How to nourish your childs competitive spirit and confidence

The will to succeed, to survive and the confidence boost of winning are all products of our competitive spirit. Ever wonder why winning feels wonderful and losing terrible? Children learn the glory that winning can bring early on in the playground and in the classroom. In this article I hope to show you ways to nurture your Child's competitive spirit.

Here’s a horrible quote to give you chills:
Low self-esteem is one of the surest predictors of a poor competitor, and many psychologists believe poor parenting is the surest indicator that a child will have low esteem.

BusinessWeek - Selfish Genes And Mellow Monkeys.Food and sex are what drive all animals, including humans, to compete. Even a retiree-turned-couch-potato can't lose the impulse. AUGUST 21, 2006.

It’s all down to human instincts as we evolved over hundreds of generations competing for survival in harsh climates in our distant past. Now that competitive spirit is in us all and we establish ourselves in hierarchies without even realizing it. We are able to recognize winners from losers easily.

Winning intermittently has a greater effect on shaping our behavior than winning continuously.

Ambition and success – we often link people who show confidence with the perception that they must be winners. Tom who strides into the room and addresses everyone with a loud encompassing greeting “Howdy” is shown as confident. Hillary who squeaks in raises a hand and scurries to her desk is perceived as a loser.

Today I really got to thinking about how to help my kids become more actively competitive – in other words like the feeling of winning so that they would be more confident in social settings. Well anything to dig them out of the hole of a low self esteem future. I got to doing a bit of research and I’ve outlined a few ways that you can nourish the competitive spirit without over stressing the child.

Our first step will be faking it by getting competitive at home:
Watch your favorite sports team. By aligning yourself with a successful sports team you can get caught up in the winning of the game and feel successful. Competing at some level even if it’s just by being a supporter helps you feel that you are winning too.

Other activities to try:

Play outdoor games like swingball, or tennis.
Indoor games like cards, chess and drafts.
Wii Sports.
The next step would be to enroll your child into a team or individual activity they enjoy and do well at. Join a team that takes part in local competitions.

This is a learning process for all us trying our best to raise confident well rounded children. There are other ways too and I encourage you to make your own search for answers, Google or your local library is a great starting point.

Here is an excerpt  taken from the BBC's “Human Instinct - Part 3 of 4: Will to Win, a truly wonderful documentary by Robert Winston:

We’re always competing, even when we least expect. The will to win is an instinct that’s kept our species alive. In this programme we discover why coming out on top feels so great and why losing feels so bad.
The Joy of VictoryFor our ancient ancestors, beating the opposition was important. It meant they were more likely to survive and have children. Those who got a kick out of winning were more successful and passed the desire for victory on to their children. So over generations our bodies have evolved to give us a feeling of euphoria when we win.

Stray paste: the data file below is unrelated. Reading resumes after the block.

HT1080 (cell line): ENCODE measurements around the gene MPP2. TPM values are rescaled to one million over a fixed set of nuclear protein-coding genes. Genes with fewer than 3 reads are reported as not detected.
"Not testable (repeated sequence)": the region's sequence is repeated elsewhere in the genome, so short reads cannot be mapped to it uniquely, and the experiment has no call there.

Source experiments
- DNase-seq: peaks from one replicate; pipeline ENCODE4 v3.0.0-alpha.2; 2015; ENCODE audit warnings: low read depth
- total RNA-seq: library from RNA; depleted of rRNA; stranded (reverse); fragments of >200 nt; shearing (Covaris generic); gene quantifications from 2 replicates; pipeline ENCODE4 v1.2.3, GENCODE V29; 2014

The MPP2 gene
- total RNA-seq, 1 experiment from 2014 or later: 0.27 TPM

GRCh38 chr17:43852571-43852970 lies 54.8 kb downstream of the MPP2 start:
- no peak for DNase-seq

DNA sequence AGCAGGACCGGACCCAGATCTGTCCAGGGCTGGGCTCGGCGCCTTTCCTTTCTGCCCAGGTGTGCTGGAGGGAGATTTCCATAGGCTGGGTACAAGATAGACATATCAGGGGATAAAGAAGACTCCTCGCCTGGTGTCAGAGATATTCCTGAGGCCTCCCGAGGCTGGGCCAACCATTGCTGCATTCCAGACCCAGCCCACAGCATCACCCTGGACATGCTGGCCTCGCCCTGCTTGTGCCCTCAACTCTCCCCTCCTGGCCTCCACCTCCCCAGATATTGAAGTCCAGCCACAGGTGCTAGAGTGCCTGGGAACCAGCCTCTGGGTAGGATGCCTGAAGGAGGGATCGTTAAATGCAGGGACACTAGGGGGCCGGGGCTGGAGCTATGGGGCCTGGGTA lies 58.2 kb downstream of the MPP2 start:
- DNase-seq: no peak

A Constant BattleAs young children we compete for the most useful resource available - our parents? attention. At the University of Michigan, Brenda Volling asks parents to concentrate their attention on the older of two siblings. Immediately, the younger children try to force their way into the game. If they fail to get noticed they release a powerful and effective weapon: the temper tantrum. This invariably gets them their parent's attention. But when the parent plays only with the younger child things are quite different. The older sibling is far more likely to try to impress by following the rules, patiently waiting their turn, offering to help with the game, or even simply saying "I love you."  One study suggests this difference in strategies continues into later life. Frank Sulloway studied historical figures in science.
Sizing up the OppositionWe don’t have the energy or resources to compete all the time, so we have evolved hierarchies to avoid this. We are much more likely to feel competitive with our friends and colleagues - people we feel on a par with - and therefore have a realistic chance of beating. But we don?t bother to battle with those people we feel are much superior, giving way to avoid a fight we would probably lose. We also, unknowingly, send signals about ourselves. For men, one signal to their place in the hierarchy is in their faces. Larger, wider jaws and chins, and heavy-set brows, are the signs of a dominant face, while a submissive face looks more like that of a child.
The Agony of DefeatOur bodies also drive us on to win by making losing feel terrible. And we are more likely to remember our losses- to help us try and avoid doing the same thing again. But losing is not just about feeling bad. In a hierarchical world reputations are very important - even more important than not losing is not being seen to be a loser. Nick Leeson discovered this to his cost. He says his desire not to be unmasked as someone who had lost money led him on to take bigger and bigger risks- until his losses brought down Barings Bank.”

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